Two sins that lead to all others.

It’s always about you.

Idolatry.

Sexual immorality.

The delusion of the age.

We must have courage.

 

Wednesday after Pentecost

Romans 1:18-27

 

May 28/June 10 2009

 

 

Immediately after Pentecost, we begin reading The Epistle of Paul to the Romans. This is arguably the most difficult, theological and “head spinning[1]” Epistle in the New Testament.

 

As with all Scripture, however, there are always simple messages that we can glean , as long as we read with purpose, expecting to be instructed in righteousness[2] by some detail we read

 

Much of the things St Paul says in today’s reading are very simple. It would be good to talk about them now, while we still can.[3]

 

It would be a great mistake to regard Paul’s words as only referring to idolaters and sexually immoral people, whom Paul refers to here:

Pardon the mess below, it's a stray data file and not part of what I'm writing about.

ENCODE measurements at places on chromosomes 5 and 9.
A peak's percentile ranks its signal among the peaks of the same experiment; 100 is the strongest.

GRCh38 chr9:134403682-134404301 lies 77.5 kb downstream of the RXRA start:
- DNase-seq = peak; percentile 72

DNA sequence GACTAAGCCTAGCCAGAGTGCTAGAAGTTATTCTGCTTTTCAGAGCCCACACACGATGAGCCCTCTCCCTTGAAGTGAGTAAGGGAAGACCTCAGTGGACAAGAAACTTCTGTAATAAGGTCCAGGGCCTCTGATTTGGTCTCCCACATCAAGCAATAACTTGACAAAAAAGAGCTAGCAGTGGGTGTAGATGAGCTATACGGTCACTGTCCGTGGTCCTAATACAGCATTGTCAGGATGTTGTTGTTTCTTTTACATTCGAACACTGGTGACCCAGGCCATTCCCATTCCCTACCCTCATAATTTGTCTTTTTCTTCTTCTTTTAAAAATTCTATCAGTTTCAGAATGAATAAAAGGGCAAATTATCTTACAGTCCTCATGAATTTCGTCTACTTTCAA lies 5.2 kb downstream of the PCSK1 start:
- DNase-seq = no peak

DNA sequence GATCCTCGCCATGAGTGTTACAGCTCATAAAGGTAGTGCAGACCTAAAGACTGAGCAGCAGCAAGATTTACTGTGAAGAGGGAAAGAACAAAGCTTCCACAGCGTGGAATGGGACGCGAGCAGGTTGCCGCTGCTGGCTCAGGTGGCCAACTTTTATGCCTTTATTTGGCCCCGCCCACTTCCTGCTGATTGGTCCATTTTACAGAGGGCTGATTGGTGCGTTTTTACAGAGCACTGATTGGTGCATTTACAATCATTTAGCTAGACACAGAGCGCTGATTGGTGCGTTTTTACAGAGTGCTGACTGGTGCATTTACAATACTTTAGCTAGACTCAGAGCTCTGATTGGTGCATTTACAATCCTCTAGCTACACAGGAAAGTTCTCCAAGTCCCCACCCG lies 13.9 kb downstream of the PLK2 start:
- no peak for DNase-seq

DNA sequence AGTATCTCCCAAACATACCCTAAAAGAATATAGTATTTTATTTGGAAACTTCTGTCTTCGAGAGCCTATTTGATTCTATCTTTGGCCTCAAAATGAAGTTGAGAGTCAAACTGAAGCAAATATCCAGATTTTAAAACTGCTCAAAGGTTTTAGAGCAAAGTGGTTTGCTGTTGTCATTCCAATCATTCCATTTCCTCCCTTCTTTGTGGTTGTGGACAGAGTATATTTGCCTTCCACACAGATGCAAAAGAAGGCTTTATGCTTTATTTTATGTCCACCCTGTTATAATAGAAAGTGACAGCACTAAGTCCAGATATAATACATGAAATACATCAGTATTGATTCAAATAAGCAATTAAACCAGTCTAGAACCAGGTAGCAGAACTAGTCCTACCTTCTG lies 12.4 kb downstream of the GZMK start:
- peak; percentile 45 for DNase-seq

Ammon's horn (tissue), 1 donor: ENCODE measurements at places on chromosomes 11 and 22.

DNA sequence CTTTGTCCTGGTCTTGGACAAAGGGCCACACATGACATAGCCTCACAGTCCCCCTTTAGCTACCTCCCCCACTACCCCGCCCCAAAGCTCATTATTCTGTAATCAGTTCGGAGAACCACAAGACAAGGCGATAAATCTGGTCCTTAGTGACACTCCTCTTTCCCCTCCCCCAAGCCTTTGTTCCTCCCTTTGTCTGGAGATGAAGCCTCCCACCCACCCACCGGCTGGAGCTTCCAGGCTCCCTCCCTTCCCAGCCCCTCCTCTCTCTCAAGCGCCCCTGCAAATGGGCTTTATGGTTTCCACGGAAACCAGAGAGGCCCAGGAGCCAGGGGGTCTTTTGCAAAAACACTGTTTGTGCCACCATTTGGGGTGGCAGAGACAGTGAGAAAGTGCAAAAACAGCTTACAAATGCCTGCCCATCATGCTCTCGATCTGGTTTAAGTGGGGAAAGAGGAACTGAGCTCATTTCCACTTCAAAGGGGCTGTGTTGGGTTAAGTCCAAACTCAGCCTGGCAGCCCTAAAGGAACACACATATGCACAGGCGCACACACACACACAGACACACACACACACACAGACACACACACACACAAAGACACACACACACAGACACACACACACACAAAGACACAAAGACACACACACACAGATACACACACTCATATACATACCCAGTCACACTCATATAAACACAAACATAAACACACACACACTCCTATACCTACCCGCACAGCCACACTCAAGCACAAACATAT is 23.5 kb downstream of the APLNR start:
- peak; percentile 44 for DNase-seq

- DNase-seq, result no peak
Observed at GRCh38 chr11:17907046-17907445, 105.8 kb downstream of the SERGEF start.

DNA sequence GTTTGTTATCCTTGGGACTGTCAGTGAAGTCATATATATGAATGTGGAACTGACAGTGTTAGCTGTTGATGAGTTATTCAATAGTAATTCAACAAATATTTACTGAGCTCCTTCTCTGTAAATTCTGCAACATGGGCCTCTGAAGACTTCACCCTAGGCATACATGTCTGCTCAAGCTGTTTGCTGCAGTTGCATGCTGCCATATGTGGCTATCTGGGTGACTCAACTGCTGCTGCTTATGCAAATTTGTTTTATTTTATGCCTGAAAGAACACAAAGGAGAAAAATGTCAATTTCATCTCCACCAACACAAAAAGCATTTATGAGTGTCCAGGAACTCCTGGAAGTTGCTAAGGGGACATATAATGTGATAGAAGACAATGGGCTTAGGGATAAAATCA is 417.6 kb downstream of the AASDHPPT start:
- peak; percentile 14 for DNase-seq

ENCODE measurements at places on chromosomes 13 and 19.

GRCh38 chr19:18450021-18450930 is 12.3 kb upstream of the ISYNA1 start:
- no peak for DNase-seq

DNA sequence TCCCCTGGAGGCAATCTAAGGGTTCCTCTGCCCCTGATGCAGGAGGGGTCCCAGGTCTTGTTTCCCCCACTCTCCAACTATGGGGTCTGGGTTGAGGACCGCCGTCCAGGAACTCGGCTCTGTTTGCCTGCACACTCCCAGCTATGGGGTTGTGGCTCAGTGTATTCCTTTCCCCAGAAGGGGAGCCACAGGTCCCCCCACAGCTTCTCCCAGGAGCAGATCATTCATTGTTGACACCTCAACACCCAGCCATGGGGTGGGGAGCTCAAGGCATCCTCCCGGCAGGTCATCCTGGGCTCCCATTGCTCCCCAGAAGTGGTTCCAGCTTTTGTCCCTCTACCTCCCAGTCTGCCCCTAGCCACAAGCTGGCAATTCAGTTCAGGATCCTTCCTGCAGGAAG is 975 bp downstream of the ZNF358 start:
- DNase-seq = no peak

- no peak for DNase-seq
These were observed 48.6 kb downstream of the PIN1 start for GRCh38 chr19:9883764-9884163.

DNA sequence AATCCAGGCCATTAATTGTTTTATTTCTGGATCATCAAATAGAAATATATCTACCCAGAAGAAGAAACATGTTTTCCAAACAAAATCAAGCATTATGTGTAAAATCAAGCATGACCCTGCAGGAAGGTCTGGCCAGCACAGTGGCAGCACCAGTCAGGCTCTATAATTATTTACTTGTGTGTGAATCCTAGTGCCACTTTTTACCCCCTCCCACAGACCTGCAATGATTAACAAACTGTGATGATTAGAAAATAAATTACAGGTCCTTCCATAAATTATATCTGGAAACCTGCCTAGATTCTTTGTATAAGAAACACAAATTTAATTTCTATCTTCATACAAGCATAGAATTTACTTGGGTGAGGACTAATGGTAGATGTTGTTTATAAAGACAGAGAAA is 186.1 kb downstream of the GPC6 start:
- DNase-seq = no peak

23 And changed the glory of the uncorruptible God into an image made like to corruptible man, and to birds, and fourfooted beasts, and creeping things.” (idolatry)

 

“For this cause God gave them up unto vile affections: for even their women did change the natural use into that which is against nature: 27 And likewise also the men, leaving the natural use of the woman, burned in their lust one toward another; men with men working that which is unseemly, and receiving in themselves that recompense of their error which was meet.” (homosexuality, or in our political speak of the day, both “Gay” and “Lesbian” relations)

 

The most important part of the entire reading is the first verse, and it’s follow-up, which describe two kinds of sins:

 

“18 For the wrath of God is revealed from heaven against all ungodliness and unrighteousness of men, who hold the truth in unrighteousness;”